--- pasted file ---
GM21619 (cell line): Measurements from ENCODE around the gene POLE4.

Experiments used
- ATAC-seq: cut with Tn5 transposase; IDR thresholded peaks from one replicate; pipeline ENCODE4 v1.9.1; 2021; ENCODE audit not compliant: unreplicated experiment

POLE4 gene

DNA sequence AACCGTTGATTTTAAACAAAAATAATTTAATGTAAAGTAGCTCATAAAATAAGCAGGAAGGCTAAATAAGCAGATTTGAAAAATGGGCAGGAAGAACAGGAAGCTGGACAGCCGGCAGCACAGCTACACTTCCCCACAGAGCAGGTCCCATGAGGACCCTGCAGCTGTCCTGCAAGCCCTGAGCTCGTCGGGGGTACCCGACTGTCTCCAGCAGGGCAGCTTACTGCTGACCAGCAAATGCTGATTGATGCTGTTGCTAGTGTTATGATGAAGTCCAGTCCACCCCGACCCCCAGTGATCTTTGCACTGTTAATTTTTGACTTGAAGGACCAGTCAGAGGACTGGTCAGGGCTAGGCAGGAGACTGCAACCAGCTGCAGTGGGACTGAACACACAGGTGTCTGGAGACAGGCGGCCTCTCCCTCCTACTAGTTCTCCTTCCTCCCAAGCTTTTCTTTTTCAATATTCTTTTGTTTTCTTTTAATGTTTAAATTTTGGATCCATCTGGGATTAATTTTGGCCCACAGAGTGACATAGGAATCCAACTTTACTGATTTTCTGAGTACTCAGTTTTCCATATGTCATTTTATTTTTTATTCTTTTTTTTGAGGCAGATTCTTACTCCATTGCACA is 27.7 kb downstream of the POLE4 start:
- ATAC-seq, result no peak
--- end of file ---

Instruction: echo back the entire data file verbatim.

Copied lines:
GM21619 (cell line): Measurements from ENCODE around the gene POLE4.

Experiments used
- ATAC-seq: cut with Tn5 transposase; IDR thresholded peaks from one replicate; pipeline ENCODE4 v1.9.1; 2021; ENCODE audit not compliant: unreplicated experiment

POLE4 gene

DNA sequence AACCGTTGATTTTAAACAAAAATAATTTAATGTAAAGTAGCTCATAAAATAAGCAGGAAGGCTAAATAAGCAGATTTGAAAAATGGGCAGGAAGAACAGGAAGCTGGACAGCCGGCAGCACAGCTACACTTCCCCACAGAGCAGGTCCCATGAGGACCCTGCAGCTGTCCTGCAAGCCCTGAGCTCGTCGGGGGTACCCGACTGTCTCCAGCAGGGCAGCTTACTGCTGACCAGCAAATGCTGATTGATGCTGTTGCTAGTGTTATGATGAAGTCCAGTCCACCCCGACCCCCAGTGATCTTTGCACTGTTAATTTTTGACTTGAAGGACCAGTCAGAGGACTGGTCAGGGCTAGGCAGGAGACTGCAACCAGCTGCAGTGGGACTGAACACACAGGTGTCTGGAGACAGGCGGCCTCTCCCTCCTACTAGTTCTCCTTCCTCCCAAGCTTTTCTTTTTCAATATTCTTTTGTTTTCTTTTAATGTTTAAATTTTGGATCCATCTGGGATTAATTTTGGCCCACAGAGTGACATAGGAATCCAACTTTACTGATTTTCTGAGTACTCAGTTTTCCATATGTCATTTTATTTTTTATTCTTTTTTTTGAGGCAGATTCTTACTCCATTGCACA is 27.7 kb downstream of the POLE4 start:
- ATAC-seq, result no peak